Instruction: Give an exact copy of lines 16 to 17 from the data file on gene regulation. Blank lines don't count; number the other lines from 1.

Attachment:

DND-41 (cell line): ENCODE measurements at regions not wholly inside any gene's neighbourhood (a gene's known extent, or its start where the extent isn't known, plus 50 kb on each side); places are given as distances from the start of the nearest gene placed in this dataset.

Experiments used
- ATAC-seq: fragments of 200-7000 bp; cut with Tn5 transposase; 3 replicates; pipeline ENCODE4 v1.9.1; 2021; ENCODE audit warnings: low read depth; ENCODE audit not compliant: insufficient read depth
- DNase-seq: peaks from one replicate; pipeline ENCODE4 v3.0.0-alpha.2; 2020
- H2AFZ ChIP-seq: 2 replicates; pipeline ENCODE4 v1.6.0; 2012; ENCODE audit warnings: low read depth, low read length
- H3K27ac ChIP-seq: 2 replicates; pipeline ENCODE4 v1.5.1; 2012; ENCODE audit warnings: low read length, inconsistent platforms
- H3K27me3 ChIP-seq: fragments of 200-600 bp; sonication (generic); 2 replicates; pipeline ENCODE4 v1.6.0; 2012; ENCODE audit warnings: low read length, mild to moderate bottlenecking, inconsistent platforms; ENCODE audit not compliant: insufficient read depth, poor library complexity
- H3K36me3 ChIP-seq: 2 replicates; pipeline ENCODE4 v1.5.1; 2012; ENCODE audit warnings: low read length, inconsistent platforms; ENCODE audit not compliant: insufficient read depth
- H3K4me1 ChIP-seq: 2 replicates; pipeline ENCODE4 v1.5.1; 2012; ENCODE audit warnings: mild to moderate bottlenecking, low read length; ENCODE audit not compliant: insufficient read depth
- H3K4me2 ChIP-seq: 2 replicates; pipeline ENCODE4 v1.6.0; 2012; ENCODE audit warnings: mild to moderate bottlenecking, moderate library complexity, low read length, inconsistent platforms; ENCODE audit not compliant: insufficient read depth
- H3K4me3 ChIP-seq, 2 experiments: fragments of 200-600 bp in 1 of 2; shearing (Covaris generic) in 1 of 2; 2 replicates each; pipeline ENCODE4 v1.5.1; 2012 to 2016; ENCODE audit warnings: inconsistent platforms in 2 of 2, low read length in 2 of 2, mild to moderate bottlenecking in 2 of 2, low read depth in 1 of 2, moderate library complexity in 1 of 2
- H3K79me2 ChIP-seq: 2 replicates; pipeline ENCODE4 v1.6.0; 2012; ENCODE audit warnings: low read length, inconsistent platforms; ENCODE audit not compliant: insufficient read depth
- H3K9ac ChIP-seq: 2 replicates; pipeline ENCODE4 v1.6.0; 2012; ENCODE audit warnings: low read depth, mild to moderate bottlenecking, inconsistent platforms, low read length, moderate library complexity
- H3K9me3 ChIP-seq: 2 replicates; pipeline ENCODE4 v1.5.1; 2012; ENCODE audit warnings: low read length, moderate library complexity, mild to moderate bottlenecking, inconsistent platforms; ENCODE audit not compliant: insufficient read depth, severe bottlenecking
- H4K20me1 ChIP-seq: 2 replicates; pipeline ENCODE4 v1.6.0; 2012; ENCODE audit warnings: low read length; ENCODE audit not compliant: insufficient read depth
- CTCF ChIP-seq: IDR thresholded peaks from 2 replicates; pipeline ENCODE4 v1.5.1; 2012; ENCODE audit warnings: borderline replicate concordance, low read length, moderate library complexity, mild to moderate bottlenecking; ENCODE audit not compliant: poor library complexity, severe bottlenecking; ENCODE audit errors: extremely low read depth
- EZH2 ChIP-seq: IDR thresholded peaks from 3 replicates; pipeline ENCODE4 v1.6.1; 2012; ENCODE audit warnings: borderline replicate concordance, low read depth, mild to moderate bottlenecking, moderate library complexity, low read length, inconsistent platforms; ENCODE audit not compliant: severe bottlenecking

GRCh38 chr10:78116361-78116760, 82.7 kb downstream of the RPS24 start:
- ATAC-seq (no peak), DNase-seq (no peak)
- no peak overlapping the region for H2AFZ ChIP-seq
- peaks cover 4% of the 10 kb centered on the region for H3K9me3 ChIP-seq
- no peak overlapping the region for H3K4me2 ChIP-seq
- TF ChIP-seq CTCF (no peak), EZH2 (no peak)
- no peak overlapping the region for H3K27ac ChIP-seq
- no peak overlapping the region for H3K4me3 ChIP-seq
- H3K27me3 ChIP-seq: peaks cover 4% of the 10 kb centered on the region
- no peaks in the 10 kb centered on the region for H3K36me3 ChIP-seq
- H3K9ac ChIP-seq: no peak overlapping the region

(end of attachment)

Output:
- CTCF ChIP-seq: IDR thresholded peaks from 2 replicates; pipeline ENCODE4 v1.5.1; 2012; ENCODE audit warnings: borderline replicate concordance, low read length, moderate library complexity, mild to moderate bottlenecking; ENCODE audit not compliant: poor library complexity, severe bottlenecking; ENCODE audit errors: extremely low read depth
- EZH2 ChIP-seq: IDR thresholded peaks from 3 replicates; pipeline ENCODE4 v1.6.1; 2012; ENCODE audit warnings: borderline replicate concordance, low read depth, mild to moderate bottlenecking, moderate library complexity, low read length, inconsistent platforms; ENCODE audit not compliant: severe bottlenecking